Photo Courtesy of Virgin AtlanticSteve Ridgway, the 11-year CEO of Virgin Atlantic who retires in February, is being replaced by Craig Kreeger, former Senior Vice President of Virgin rival, American Airlines. Kreeger is entering into a very different Virgin Atlantic than his predecessor, as he will take the executive seat only months after Delta Airlines purchased Singapore Airline’s 49% stake in Virgin Atlantic for a mere $360 Million.
Though the purchase will certainly bring about some changes for the airline, Virgin Founder and President Richard Branson still retains the majority stake of 51%, and assures that Kreeger is “the right person...at this dynamic and challenging time.”
Kreeger, who spent nearly 30 years climbing the corporate ladder at American Airlines is Virgin’s hope to move into the Delta partnership as smoothly as possible, while strengthening their American ties. The new partnership is focused on gaining significant traffic for the transatlantic New York-London route. And together, the two airlines will boost their hold on that route, providing 36% of the business, slowly creeping up on British Airways and American’s 51% control of that circuit.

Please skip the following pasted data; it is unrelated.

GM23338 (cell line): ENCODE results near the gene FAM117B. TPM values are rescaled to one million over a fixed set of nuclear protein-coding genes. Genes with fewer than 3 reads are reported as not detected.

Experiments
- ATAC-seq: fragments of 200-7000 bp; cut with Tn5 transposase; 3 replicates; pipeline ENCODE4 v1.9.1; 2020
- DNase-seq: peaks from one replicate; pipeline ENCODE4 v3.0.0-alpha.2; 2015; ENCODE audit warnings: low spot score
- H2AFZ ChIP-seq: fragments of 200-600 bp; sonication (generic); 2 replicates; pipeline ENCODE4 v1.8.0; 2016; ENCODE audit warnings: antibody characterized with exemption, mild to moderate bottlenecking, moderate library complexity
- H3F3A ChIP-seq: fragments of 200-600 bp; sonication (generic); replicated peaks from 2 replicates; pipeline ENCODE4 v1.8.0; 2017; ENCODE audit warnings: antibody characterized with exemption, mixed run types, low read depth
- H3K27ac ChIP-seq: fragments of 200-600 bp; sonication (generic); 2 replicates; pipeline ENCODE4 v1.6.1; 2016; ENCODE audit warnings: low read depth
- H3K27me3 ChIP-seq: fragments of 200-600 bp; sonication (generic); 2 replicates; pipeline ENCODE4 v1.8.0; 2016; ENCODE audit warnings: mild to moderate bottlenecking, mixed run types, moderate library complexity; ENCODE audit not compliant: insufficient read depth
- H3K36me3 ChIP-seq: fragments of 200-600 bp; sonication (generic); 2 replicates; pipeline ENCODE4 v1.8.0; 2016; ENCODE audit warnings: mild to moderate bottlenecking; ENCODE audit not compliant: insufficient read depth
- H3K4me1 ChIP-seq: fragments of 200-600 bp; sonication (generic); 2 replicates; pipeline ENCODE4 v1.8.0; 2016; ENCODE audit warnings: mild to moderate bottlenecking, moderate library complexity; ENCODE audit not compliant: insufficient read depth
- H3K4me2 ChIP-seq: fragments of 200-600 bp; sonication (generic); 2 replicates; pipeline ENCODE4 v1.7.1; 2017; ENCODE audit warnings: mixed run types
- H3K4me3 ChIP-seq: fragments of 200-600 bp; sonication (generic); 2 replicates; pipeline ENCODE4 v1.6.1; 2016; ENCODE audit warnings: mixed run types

Kreeger is no stranger to reorganization on a corporate level, in fact he is quite friendly with it. His 27 years at American began as an analyst and ended in his appointment as senior vice president of customer service. And during his most recent year at the airline, he saw them file for bankruptcy, resulting in massive reorganization efforts. Kreeger is also well suited to the international collaboration, as he spent six years as senior vice president of international operations for American Airlines in London.